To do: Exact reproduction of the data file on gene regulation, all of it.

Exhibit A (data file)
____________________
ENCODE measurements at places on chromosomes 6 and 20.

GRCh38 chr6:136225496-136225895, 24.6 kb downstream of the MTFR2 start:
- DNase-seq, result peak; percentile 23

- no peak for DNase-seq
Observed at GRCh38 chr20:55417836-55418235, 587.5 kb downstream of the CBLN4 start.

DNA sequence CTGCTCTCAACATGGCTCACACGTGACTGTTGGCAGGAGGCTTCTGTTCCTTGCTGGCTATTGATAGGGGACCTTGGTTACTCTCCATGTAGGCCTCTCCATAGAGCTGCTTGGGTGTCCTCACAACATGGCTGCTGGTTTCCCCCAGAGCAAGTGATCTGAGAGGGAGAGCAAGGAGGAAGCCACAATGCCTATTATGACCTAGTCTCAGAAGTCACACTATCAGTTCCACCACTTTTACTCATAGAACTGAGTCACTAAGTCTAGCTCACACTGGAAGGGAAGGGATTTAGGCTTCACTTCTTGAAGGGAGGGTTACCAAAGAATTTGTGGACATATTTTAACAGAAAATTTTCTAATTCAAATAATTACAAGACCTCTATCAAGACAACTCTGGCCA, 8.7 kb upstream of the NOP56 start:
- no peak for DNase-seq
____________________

ENCODE measurements at places on chromosomes 6 and 20.

GRCh38 chr6:136225496-136225895, 24.6 kb downstream of the MTFR2 start:
- DNase-seq, result peak; percentile 23

- no peak for DNase-seq
Observed at GRCh38 chr20:55417836-55418235, 587.5 kb downstream of the CBLN4 start.

DNA sequence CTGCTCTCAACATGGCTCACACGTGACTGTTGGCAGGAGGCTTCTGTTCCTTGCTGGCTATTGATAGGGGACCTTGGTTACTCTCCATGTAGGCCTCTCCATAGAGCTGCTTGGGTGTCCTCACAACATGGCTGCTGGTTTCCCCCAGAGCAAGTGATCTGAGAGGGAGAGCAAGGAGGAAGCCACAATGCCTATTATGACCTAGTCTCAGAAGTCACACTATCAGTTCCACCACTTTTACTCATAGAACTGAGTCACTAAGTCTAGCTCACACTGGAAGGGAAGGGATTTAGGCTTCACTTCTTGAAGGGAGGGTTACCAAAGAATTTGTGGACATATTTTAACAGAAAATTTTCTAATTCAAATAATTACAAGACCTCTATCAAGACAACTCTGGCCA, 8.7 kb upstream of the NOP56 start:
- no peak for DNase-seq